Thursday, September 11, 2008

I Remember This Day

I remember this day. I remember it every year. I remember it every day. I remember it when I don't even realize that I"m remembering it.

I remember the sky, so very blue, so beautiful and clear. I remember the fast clip down the hall to my manager Carolyn's office. I remember her phone ringing as I entered and turned on her television. I remember the slow gather behind me as more co-workers filtered in. I remember the updates, the repeats, the shared shock. I remember seeing the North Tower tilt and saying "Guys? Guys?! Is the tower tilting?" and their response, "No, it's the camera that's tilted." I remember watching the camera right itself. I remember the plumes of smoke. I remember the shock of the second plane hitting the South Tower. I remember seeing that fireball live. I remember the next time the tower tilted. I remember that it wasn't the camera that time. I remember that my supervisor Sarah cried.

I remember the fear that NYC landmarks were under attack. I remember the strong voice of my vice-president directing us to leave. I remember hearing that the bridges and tunnels were closed. I remember the few e-mails and voice- mails that got through before communications broke down. I remember standing outside my office on 42nd Street. I remember Annette saying, "Come with us." I remember Sarah making sure I had a place to go.

I remember the surreal trek cross-town to Second Avenue. I remember feeling like I was on a movie set. I remember food carts with radios blaring as we crossed Madison Avenue. I remember the cell phones not working.

I remember the long downtown stretch of Park Avenue. I remember the glimpse of the pummel of smoke at its far end.

I remember being hungry. I remember stores being closed. I remember crowding into a corner pizzeria. I remember the first bite of hot and fresh pizza.

I remember saying that at least the planes were empty.

I remember having to be told that there were passengers on those planes.

I remember walking back cross-town from Second Avenue to Tenth Avenue to reach the ferry. I remember the closed stores - stores that are never closed - McDonalds, Duane Reede, CVS. I remember being thirsty.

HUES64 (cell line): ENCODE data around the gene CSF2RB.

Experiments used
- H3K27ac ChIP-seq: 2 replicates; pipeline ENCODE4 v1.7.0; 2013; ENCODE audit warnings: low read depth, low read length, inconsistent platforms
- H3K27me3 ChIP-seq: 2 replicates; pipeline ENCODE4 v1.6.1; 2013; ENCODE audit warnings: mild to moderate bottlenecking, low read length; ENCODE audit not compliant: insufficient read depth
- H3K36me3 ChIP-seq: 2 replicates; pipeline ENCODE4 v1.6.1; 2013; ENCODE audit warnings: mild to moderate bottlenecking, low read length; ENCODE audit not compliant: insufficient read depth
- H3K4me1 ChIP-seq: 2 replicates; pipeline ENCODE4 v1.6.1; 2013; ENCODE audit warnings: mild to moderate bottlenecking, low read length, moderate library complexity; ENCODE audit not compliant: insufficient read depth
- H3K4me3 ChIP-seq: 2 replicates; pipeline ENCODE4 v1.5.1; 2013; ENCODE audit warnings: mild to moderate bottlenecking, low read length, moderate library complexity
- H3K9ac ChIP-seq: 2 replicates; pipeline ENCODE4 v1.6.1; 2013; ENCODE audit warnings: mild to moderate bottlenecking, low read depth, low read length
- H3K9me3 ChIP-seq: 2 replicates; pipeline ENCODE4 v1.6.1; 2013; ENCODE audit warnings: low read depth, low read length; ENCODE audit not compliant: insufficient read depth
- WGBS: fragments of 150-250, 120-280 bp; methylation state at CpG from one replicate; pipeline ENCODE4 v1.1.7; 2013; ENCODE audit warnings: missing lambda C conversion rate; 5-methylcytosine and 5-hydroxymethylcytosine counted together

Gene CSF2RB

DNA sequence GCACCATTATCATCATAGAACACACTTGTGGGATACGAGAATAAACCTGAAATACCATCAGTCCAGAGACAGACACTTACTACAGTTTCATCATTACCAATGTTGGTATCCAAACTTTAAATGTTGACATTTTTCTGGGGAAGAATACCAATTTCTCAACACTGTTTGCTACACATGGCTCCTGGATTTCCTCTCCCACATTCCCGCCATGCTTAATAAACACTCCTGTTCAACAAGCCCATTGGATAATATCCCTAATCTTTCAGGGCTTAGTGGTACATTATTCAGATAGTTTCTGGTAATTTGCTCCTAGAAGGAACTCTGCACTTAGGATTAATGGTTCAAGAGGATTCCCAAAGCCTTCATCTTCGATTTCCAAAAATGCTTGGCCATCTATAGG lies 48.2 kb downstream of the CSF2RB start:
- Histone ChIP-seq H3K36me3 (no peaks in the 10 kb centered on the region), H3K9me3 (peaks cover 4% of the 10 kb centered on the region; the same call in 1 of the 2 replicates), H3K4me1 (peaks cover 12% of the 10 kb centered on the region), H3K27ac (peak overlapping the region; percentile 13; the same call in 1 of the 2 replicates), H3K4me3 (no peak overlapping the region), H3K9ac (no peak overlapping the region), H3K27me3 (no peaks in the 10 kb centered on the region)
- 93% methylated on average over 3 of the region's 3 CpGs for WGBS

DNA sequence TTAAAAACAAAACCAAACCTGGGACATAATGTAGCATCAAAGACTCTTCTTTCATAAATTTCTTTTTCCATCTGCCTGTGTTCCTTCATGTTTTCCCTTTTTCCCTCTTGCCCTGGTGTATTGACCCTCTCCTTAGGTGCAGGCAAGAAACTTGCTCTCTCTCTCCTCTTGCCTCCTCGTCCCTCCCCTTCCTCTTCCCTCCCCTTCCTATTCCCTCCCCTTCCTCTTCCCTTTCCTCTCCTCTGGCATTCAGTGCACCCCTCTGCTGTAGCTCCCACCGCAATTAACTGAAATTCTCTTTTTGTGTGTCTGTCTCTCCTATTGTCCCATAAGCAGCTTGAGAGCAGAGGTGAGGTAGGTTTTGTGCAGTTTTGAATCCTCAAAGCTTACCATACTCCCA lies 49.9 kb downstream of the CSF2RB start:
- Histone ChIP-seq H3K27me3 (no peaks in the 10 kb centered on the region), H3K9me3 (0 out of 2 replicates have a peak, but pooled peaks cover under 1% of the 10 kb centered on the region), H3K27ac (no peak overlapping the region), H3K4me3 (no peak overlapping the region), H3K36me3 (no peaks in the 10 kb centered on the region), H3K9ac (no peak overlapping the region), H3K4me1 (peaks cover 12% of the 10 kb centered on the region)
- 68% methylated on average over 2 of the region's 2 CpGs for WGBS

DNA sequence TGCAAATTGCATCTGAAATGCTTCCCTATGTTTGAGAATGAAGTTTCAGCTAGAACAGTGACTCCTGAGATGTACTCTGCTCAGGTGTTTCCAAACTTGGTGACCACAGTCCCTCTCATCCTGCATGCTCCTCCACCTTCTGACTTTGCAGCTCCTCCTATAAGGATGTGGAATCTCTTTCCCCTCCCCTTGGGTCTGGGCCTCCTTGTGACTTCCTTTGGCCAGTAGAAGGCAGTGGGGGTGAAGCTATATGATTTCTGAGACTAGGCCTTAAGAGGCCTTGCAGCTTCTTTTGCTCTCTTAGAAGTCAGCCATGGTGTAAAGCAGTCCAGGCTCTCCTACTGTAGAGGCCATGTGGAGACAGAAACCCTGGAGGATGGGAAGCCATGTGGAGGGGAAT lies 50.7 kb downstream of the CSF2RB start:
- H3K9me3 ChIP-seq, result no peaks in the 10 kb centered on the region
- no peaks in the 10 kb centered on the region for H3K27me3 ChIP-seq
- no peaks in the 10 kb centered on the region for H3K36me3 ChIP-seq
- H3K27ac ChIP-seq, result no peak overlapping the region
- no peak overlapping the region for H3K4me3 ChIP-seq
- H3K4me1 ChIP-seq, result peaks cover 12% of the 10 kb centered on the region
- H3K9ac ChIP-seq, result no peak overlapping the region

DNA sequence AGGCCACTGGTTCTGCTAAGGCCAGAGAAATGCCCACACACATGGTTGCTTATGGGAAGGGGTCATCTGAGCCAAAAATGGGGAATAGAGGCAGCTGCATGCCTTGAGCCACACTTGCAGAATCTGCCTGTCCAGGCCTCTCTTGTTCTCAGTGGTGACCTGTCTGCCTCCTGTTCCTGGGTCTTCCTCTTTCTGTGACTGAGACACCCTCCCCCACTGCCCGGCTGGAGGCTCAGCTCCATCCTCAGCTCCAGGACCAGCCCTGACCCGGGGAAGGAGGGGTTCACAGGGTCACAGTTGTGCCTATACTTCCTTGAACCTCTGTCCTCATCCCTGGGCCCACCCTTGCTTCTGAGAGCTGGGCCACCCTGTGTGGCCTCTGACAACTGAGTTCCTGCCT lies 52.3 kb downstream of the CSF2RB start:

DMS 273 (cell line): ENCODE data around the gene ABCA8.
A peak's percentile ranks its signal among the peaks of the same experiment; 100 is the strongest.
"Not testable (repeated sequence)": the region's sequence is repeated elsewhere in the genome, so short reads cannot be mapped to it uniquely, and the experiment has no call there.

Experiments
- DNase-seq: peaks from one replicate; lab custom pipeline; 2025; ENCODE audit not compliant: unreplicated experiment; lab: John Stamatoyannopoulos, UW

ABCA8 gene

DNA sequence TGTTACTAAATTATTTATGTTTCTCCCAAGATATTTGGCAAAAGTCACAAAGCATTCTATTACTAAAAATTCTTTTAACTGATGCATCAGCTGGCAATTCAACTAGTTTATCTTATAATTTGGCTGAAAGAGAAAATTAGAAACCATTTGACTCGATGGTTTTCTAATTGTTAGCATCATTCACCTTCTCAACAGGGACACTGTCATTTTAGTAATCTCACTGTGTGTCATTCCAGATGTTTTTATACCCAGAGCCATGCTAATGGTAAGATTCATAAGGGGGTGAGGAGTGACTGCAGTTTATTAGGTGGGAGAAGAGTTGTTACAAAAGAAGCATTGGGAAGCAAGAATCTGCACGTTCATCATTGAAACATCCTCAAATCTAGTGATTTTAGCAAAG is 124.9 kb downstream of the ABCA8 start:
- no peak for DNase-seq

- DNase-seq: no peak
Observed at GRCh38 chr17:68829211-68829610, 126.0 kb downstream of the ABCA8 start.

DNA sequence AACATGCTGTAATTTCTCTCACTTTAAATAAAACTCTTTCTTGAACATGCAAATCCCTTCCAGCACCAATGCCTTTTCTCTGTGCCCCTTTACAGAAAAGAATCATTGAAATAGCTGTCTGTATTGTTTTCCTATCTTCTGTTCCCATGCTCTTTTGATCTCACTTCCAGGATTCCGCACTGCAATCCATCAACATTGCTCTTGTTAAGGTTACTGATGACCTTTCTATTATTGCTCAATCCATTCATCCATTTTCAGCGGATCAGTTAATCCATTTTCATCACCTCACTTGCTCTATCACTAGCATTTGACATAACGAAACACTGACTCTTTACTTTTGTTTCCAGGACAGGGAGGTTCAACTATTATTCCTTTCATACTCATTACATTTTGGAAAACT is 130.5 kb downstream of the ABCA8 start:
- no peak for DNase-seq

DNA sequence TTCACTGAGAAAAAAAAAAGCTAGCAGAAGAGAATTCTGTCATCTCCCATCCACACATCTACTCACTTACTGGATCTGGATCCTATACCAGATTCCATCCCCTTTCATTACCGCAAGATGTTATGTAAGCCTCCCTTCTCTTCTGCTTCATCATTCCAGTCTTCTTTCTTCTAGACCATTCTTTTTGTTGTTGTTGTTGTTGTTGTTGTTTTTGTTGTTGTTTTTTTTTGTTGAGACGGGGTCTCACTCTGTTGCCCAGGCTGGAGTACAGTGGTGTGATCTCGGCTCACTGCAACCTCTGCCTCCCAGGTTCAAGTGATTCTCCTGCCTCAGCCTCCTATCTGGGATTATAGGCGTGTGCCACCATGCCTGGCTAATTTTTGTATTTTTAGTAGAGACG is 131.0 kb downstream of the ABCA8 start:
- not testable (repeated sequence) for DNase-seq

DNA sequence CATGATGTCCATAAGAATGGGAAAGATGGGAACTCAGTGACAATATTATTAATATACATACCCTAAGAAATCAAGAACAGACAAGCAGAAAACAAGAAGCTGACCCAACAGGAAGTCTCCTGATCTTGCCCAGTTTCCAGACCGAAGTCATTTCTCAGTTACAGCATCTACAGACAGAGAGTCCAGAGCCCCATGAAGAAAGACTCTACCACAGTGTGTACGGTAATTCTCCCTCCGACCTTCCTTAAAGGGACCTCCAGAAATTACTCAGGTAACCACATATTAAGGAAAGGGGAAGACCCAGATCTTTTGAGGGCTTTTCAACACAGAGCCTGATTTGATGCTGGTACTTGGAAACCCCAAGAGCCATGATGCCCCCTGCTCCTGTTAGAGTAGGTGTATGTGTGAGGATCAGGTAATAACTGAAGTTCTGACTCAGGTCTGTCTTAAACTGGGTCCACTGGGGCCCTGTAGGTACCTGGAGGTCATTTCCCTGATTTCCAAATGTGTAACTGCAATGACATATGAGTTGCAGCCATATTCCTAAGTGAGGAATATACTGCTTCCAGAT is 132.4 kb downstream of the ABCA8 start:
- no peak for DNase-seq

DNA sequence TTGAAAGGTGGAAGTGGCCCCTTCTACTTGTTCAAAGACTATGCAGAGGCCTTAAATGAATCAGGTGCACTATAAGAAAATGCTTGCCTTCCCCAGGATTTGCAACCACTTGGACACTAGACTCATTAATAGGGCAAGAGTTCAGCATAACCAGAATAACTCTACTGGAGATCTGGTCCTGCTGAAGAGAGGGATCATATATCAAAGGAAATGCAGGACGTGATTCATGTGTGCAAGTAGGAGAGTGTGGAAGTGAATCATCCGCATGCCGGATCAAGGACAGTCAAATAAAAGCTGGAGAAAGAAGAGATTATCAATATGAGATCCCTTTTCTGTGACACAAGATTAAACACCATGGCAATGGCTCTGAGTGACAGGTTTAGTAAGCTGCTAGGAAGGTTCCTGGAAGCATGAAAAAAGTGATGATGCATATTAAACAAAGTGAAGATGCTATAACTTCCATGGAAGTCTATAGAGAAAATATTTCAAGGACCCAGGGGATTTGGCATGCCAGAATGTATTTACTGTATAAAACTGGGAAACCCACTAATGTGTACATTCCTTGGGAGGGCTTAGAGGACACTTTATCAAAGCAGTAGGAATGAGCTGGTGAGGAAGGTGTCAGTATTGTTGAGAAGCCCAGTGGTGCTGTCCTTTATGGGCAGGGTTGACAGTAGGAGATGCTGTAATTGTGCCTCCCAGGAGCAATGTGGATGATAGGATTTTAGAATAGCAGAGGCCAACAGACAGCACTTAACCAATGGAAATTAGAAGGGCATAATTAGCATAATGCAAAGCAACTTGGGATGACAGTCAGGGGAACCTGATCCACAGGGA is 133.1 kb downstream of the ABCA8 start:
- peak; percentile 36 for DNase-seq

I remember the quiet.

I remember the lines of people waiting for the ferry stretching for 10 or 20 blocks in either direction.

I remember the clothes I was wearing.

I remember trekking back to Second Avenue to spend the night at Annette's. I remember buying food and wine later that night. I remember finally reaching my family on the phone. I remember waking up throughout the night. I remember getting a foot cramp and pushing my foot against the wall to relieve it, hoping I wouldn't wake Annette up.

I remember voices outside the window early in the morning. I remember hearing them speak about giving blood and volunteering. I remember walking to the Path Station at 34th street.

I remember it still being so quiet.

I remember trying to find the right bus at Hoboken Station. I remember an obnoxious, unhelpful bus driver. I remember searching each street as we got into Weehawken, afraid I would miss the stop, unfamiliar with that part of town. I remember getting off too early. I remember more walking. I remember finally getting home. I remember seeing my cats and flopping on my bed. I remember my roommate being home and safe.

I remember the many phone messages from across the country. I remember returning calls. I remember the relief in the voices of everyone I called. I remember being afraid to turn off the television.

I remember going back to work on September 13th.

I remember my father telling me of our friends lost on United 93.

I remember the RISE UP billboard on the helix coming up from the Lincoln Tunnel. I remember hearing Bruce Springsteen's song in my head every time I looked on it. I remember latching on to that every day. I remember the Empire State Building lit up in red, white, and blue. I remember the day it went back to its regular gold. I remember that I couldn't think of what it was meant to represent; I'd become so accustomed to red, white, and blue, I no longer recognized normal.

I remember when the billboard went back to advertisements.

I remember, that February, climbing the stairs from the subway at Ground Zero for the first time and not knowing where to go. I remember all my landmarks being gone. I remember the Red Cross tent. I remember the firefighters from the House of Pain. I remember the laughter. I remember the camaraderie.

I remember crunching debris beneath my feet as a worker lead me, my college roommate Kerry and her husband Matt, an OSHA inspector, onto the sight. I remember trying to visualize the place where I'd work, trying to see Century 21, the Borders bookstore whose opening I'd attended, or Tall Ships pub, and failing. I remember gazing on the empty hole where my career had begun, where my first professional milestones were made, and feeling deeply bereft.

I remember the deep ache in my bones and my feet from the work serving the workers.

I remember listening to radio on every anniversary. I remember hearing the listing of names on the radio as I drove to work. I remember the bells, the moments of silence, the tears, the strength, the continuation of life. I remember watching the live feeds on the Internet. I remember doing this every year.

I listen to them now, recalling these memories. A recitation of names that closes my throat. A memorial of sacrifice.

I've heard it said that New York doesn't allow survivors to forget 9/11.

Thank God for that.

1 comment:

  1. Awesome post! A good list of memories! Thanks for opening your heart with them!